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Lesson 5 — Activity 2: Working with Fractions with UnLike Denominators
Completion requirements
Lesson 5 — Activity 2: Working with Fractions with Unlike Denominators
Getting Ready
In the last activity, you practised adding and subtracting fractions and mixed numbers with the same denominator.
Now you will look at fractions
where the denominators are not the same. It is necessary to make them
the same before you can add or subtract a fraction.
Let's look at an example:
You have allowed yourself half of your allowance to spend on books.

You can get a common denominator by finding the equivalent fractions with the lowest common denominator (LCD).

Let's say you have a blueberry pie. Your friend Sari eats 1/2 of the pie and you eat 1/8 of the pie. How much is left over?
Start with two circles. Each circle will represent a pie.
Draw a line down the middle of the first circle and colour it. This will represent half a pie.
Divide the second circle into eight equal parts. Colour one part of the circle. This represents 1/8 of the pie.
The
drawings are not common so we cannot add the two fractions yet.
However, you can divide the first picture into eight equal pieces by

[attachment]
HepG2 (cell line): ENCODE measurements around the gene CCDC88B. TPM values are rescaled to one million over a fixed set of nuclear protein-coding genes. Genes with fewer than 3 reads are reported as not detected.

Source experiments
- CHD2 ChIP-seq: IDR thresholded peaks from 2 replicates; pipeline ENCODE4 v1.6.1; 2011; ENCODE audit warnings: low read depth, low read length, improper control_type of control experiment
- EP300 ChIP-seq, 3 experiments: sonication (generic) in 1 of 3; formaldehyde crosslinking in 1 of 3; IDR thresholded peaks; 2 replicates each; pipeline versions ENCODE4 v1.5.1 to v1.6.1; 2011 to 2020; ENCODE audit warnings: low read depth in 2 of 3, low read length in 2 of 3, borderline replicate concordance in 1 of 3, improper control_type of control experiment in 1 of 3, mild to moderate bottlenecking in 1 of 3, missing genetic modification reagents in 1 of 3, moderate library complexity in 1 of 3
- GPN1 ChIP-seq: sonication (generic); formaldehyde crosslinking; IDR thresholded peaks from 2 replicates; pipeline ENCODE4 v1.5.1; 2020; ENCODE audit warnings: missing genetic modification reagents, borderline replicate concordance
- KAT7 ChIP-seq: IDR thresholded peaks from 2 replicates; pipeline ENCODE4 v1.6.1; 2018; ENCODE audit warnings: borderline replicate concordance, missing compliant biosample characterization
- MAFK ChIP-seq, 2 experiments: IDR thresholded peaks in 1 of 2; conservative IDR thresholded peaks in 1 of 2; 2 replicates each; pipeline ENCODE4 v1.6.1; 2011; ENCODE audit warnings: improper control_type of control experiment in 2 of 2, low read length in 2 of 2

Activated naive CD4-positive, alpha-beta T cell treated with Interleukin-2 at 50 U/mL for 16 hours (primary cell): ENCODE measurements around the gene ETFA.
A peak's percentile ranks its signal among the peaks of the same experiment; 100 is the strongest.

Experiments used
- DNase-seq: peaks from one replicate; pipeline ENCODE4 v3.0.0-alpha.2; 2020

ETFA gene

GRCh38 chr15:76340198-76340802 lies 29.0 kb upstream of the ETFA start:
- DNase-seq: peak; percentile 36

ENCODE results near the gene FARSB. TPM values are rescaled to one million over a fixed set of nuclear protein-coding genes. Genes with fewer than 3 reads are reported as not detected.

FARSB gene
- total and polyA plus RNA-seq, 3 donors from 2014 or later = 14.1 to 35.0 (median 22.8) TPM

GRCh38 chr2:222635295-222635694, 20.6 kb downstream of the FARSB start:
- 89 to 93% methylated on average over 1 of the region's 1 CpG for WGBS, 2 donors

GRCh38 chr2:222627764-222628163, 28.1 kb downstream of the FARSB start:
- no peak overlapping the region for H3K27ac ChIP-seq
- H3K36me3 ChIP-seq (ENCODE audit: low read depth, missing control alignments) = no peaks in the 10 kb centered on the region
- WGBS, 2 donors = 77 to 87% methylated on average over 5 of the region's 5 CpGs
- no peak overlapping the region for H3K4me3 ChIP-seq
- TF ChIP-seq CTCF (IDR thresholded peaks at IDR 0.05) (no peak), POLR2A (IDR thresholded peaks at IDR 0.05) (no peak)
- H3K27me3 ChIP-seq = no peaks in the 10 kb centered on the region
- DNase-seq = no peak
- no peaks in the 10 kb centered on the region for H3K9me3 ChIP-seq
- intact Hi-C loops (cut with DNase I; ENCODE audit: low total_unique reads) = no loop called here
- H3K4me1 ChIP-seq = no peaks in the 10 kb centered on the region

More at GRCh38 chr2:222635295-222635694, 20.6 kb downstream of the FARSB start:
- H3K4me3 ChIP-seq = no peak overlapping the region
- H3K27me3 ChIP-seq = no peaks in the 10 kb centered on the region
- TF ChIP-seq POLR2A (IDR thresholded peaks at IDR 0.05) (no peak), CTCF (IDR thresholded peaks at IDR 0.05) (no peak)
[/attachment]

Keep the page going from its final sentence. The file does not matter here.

drawing three more lines. This now cuts the pie into eighths as well. Now it
is possible to subtract the fractions.
Now you know how much of the pie was eaten. How much is left? Simple! Count the uncoloured portions of the final picture.
There is 3/8 of the pie left.
Try This:Here is a problem for you to solve.A punch recipe calls for 3/4 cups of pop and 2/3 cups of juice.How much punch will there be in total?
1. Find the lowest common multiple of the denominators. This will be the lowest common denominator (LCD).
2.
Multiply each fraction by the number of times the denominator goes into
the LCD. Remember to multiply both the top and the bottom.
3. Make an equation with your new fractions and solve. You will have an improper fraction as your answer!
4: {4, 8, 12, 16}

Your answer for the above problem was an improper fraction.
Before you are done with the problem, you must reduce this improper fraction by dividing the denominator into the numerator.
There will be 1 5/12 cups of punch in total.
Let's now try the punch problem using mixed numbers.
The punch recipe calls for 2 1/4 cups of pop and 2/3 cup of cranberry juice. How much punch will there be in total?
Then do the following: